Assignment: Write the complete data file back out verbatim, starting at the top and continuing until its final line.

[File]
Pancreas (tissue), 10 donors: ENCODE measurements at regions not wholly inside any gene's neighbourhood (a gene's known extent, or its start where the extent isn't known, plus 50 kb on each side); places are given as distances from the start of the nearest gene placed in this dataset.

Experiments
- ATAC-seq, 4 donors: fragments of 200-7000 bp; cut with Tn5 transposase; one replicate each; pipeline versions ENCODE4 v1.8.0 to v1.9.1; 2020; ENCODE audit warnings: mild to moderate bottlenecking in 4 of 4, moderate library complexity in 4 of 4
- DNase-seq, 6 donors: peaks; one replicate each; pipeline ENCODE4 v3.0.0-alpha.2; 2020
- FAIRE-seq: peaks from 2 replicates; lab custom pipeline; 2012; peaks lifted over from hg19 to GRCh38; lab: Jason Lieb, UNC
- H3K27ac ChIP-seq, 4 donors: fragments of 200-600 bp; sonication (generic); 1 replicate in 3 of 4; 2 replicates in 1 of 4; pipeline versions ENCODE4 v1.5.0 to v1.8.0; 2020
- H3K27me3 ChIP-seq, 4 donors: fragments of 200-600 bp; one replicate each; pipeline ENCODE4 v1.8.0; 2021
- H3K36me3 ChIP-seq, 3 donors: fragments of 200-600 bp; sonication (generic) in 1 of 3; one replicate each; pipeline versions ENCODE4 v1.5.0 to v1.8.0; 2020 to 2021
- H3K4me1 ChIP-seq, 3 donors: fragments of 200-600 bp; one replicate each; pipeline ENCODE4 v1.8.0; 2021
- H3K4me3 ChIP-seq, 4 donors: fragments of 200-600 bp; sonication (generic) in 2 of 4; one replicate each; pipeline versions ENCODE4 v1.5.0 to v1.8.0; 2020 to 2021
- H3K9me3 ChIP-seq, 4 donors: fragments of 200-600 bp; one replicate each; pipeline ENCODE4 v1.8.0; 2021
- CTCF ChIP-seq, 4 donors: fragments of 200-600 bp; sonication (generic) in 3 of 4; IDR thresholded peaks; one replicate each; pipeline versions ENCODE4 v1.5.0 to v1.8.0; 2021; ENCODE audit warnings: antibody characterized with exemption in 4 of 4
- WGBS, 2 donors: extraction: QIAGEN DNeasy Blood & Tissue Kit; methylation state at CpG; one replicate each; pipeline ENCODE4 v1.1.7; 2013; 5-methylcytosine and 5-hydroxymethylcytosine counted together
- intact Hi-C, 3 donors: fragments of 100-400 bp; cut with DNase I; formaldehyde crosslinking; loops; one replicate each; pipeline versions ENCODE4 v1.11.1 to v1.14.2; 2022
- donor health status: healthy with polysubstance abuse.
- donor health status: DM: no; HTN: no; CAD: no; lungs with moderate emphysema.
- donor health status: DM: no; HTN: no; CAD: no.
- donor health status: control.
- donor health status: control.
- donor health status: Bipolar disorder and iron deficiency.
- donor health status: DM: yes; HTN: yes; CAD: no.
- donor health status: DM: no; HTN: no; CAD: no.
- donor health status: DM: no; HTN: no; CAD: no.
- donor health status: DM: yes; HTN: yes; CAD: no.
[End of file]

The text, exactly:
Pancreas (tissue), 10 donors: ENCODE measurements at regions not wholly inside any gene's neighbourhood (a gene's known extent, or its start where the extent isn't known, plus 50 kb on each side); places are given as distances from the start of the nearest gene placed in this dataset.

Experiments
- ATAC-seq, 4 donors: fragments of 200-7000 bp; cut with Tn5 transposase; one replicate each; pipeline versions ENCODE4 v1.8.0 to v1.9.1; 2020; ENCODE audit warnings: mild to moderate bottlenecking in 4 of 4, moderate library complexity in 4 of 4
- DNase-seq, 6 donors: peaks; one replicate each; pipeline ENCODE4 v3.0.0-alpha.2; 2020
- FAIRE-seq: peaks from 2 replicates; lab custom pipeline; 2012; peaks lifted over from hg19 to GRCh38; lab: Jason Lieb, UNC
- H3K27ac ChIP-seq, 4 donors: fragments of 200-600 bp; sonication (generic); 1 replicate in 3 of 4; 2 replicates in 1 of 4; pipeline versions ENCODE4 v1.5.0 to v1.8.0; 2020
- H3K27me3 ChIP-seq, 4 donors: fragments of 200-600 bp; one replicate each; pipeline ENCODE4 v1.8.0; 2021
- H3K36me3 ChIP-seq, 3 donors: fragments of 200-600 bp; sonication (generic) in 1 of 3; one replicate each; pipeline versions ENCODE4 v1.5.0 to v1.8.0; 2020 to 2021
- H3K4me1 ChIP-seq, 3 donors: fragments of 200-600 bp; one replicate each; pipeline ENCODE4 v1.8.0; 2021
- H3K4me3 ChIP-seq, 4 donors: fragments of 200-600 bp; sonication (generic) in 2 of 4; one replicate each; pipeline versions ENCODE4 v1.5.0 to v1.8.0; 2020 to 2021
- H3K9me3 ChIP-seq, 4 donors: fragments of 200-600 bp; one replicate each; pipeline ENCODE4 v1.8.0; 2021
- CTCF ChIP-seq, 4 donors: fragments of 200-600 bp; sonication (generic) in 3 of 4; IDR thresholded peaks; one replicate each; pipeline versions ENCODE4 v1.5.0 to v1.8.0; 2021; ENCODE audit warnings: antibody characterized with exemption in 4 of 4
- WGBS, 2 donors: extraction: QIAGEN DNeasy Blood & Tissue Kit; methylation state at CpG; one replicate each; pipeline ENCODE4 v1.1.7; 2013; 5-methylcytosine and 5-hydroxymethylcytosine counted together
- intact Hi-C, 3 donors: fragments of 100-400 bp; cut with DNase I; formaldehyde crosslinking; loops; one replicate each; pipeline versions ENCODE4 v1.11.1 to v1.14.2; 2022
- donor health status: healthy with polysubstance abuse.
- donor health status: DM: no; HTN: no; CAD: no; lungs with moderate emphysema.
- donor health status: DM: no; HTN: no; CAD: no.
- donor health status: control.
- donor health status: control.
- donor health status: Bipolar disorder and iron deficiency.
- donor health status: DM: yes; HTN: yes; CAD: no.
- donor health status: DM: no; HTN: no; CAD: no.
- donor health status: DM: no; HTN: no; CAD: no.
- donor health status: DM: yes; HTN: yes; CAD: no.